Jbeans9999MemberApril 11, 2013 at 7:39 amPost count: 13
hello Dr. Corenman ,
i have searched the site but can;t really find anyone ask this type of question; which is pretty simple i think.
A few weeks ago I had an MRI which confirmed I have herniated my L5 S1 disc for the 3rd time (1st herniation: Summer 2008/ microdisectomy Oct. 2008; 2nd herniation: May 2012/ Microdisectomy June 2012; 3rd herniation: March 2013; surgery TBD).
My neurosurgeon has recommended a Fusion, but I was wondering if the pain/numbness/weakness gets better and i decide I do not want the fusion do I run the risk of causing more damage and risk long-term/perminent damage if I do not do the surgery now even if it gets better?
I know that after the same disc has herniated 3 times it is deemed useless (incompetent is the word my surgeon used), but if the pain goes away (which it has not) and I choose to not to do the surgery is it possible that if the disc herniates a 4th time it could be more serious and cause problems with my spine or would I just be in the same situation I am in now and would need the surgery then?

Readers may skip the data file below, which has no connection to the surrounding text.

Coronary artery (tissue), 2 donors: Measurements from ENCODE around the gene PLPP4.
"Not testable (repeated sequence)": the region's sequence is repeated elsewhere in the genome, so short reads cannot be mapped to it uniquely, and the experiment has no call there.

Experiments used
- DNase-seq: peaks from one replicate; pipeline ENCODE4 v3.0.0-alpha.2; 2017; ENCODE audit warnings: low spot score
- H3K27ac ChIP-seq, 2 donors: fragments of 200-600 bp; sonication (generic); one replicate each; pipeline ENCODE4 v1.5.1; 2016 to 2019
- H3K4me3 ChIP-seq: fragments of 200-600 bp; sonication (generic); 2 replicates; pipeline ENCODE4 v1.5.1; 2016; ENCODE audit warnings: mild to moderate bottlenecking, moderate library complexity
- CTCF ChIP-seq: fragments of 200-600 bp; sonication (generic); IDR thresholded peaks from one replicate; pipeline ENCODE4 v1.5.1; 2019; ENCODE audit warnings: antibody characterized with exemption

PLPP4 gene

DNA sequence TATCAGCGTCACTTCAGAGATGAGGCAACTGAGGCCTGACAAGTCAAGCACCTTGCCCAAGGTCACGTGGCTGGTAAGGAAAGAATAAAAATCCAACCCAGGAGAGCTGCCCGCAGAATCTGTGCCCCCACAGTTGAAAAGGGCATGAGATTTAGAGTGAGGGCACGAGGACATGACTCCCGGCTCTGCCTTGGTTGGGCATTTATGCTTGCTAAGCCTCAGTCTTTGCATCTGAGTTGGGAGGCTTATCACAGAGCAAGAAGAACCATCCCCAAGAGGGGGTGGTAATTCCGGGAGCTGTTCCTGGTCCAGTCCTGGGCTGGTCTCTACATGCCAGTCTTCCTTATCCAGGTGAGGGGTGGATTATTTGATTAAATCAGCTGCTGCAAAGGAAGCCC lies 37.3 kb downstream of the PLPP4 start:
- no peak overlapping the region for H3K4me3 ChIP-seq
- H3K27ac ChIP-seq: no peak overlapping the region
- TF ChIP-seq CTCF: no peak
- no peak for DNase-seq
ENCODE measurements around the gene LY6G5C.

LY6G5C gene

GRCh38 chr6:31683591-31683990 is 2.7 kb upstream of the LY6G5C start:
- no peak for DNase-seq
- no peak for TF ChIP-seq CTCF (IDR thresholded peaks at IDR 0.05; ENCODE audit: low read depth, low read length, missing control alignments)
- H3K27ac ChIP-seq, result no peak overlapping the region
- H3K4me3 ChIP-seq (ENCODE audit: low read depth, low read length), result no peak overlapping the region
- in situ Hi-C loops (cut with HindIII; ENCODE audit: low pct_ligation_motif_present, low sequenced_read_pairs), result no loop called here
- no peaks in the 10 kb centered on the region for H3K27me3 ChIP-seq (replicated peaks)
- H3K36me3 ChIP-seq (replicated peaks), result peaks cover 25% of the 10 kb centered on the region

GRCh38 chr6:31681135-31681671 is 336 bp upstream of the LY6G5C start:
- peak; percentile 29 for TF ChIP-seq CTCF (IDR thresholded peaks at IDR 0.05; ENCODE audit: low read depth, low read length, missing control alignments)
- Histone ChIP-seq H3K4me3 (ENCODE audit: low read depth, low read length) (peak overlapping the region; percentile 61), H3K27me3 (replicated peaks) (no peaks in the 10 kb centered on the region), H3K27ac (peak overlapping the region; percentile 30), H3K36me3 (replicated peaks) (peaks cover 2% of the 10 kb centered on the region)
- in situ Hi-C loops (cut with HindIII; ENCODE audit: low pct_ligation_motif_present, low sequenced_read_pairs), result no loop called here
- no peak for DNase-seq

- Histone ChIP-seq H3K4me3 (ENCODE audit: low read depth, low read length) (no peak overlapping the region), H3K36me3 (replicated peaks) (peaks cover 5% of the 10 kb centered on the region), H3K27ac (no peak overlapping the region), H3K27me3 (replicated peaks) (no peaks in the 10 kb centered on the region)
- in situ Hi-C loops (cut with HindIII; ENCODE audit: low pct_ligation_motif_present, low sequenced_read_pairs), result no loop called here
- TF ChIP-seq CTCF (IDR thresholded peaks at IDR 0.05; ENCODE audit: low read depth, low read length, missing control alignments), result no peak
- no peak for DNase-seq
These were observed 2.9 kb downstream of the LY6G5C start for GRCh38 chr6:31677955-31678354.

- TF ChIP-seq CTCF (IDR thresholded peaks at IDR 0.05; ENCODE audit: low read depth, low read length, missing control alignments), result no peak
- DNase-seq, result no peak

Hope this has not been posted, I am not sure exactly how to search for such a complicated/wordy question.
MikeDonald Corenman, MD, DCModeratorApril 11, 2013 at 7:30 pmPost count: 8611
The reason that fusion surgery is recommended after the third herniation at the same level is that the nerve cannot be “battered” by these repeated herniations without some permanent damage. Also, a disc that has herniated three times has a much higher chance of a fourth herniation. Battered nerves generally do not recover and the fusion is designed to prevent this damage.
Dr. CorenmanPLEASE REMEMBER, THIS FORUM IS MEANT TO PROVIDE GENERAL INFORMATION ON SPINE ANATOMY, CONDITIONS AND TREATMENTS. TO GET AN ACCURATE DIAGNOSIS, YOU MUST VISIT A QUALIFIED PROFESSIONAL IN PERSON.
Donald Corenman, MD, DC is a highly-regarded spine surgeon, considered an expert in the area of neck and back pain. Trained as both a Medical Doctor and Doctor of Chiropractic, Dr. Corenman earned academic appointments as Clinical Assistant Professor and Assistant Professor of Orthopaedic Surgery at the University of Colorado Health Sciences Center, and his research on spine surgery and rehabilitation has resulted in the publication of multiple peer-reviewed articles and two books.
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